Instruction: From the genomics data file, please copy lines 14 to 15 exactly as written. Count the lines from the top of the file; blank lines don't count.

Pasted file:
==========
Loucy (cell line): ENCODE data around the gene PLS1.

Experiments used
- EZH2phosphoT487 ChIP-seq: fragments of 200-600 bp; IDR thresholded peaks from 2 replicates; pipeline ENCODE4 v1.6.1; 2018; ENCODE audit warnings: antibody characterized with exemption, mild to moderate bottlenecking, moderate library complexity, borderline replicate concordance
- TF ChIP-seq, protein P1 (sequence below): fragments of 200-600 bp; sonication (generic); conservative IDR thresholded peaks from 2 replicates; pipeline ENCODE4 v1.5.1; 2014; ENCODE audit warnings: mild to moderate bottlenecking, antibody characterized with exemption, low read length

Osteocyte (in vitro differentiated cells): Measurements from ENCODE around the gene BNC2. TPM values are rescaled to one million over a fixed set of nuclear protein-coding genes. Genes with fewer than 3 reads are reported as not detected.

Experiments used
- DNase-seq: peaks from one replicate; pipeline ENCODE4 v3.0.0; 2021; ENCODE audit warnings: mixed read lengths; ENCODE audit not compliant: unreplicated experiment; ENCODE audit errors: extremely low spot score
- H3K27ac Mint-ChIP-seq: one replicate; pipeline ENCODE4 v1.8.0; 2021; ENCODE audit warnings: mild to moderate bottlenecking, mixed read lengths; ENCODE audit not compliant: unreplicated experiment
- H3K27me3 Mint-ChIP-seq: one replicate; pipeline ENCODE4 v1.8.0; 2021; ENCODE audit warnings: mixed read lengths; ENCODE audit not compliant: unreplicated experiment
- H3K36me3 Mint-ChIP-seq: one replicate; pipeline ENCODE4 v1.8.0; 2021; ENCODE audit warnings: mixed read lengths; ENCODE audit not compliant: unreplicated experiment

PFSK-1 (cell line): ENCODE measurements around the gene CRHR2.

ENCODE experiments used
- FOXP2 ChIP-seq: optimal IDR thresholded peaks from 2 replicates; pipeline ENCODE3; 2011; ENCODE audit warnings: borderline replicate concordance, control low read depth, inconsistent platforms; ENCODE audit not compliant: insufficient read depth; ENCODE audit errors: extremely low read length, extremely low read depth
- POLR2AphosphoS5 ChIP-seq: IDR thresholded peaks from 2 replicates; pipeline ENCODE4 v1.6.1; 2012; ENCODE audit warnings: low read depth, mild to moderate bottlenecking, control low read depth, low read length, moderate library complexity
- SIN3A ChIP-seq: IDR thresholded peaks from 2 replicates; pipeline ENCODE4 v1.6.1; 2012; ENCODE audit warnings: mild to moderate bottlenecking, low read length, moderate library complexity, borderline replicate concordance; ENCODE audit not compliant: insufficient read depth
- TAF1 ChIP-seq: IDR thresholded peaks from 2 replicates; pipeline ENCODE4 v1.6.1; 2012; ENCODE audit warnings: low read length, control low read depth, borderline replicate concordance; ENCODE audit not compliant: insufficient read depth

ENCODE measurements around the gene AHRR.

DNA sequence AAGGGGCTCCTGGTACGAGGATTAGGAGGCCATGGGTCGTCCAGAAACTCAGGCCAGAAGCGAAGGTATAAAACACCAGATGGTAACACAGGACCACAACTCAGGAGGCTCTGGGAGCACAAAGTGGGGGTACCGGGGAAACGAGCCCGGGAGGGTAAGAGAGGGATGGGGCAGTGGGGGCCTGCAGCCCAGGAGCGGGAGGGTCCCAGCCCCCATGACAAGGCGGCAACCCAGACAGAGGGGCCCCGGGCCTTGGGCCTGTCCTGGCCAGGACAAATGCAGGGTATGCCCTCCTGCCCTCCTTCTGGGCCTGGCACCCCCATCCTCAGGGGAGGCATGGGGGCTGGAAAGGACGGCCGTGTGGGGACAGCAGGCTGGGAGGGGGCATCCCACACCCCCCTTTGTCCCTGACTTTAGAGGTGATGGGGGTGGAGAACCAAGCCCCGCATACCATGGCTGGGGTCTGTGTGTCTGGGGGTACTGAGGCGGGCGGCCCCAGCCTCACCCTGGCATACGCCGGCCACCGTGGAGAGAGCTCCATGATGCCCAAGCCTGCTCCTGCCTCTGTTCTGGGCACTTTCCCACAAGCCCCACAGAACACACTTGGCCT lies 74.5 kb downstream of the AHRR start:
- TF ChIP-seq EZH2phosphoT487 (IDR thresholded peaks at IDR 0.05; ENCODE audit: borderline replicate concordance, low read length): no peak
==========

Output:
- POLR2AphosphoS5 ChIP-seq: IDR thresholded peaks from 2 replicates; pipeline ENCODE4 v1.6.1; 2012; ENCODE audit warnings: low read depth, mild to moderate bottlenecking, control low read depth, low read length, moderate library complexity
- SIN3A ChIP-seq: IDR thresholded peaks from 2 replicates; pipeline ENCODE4 v1.6.1; 2012; ENCODE audit warnings: mild to moderate bottlenecking, low read length, moderate library complexity, borderline replicate concordance; ENCODE audit not compliant: insufficient read depth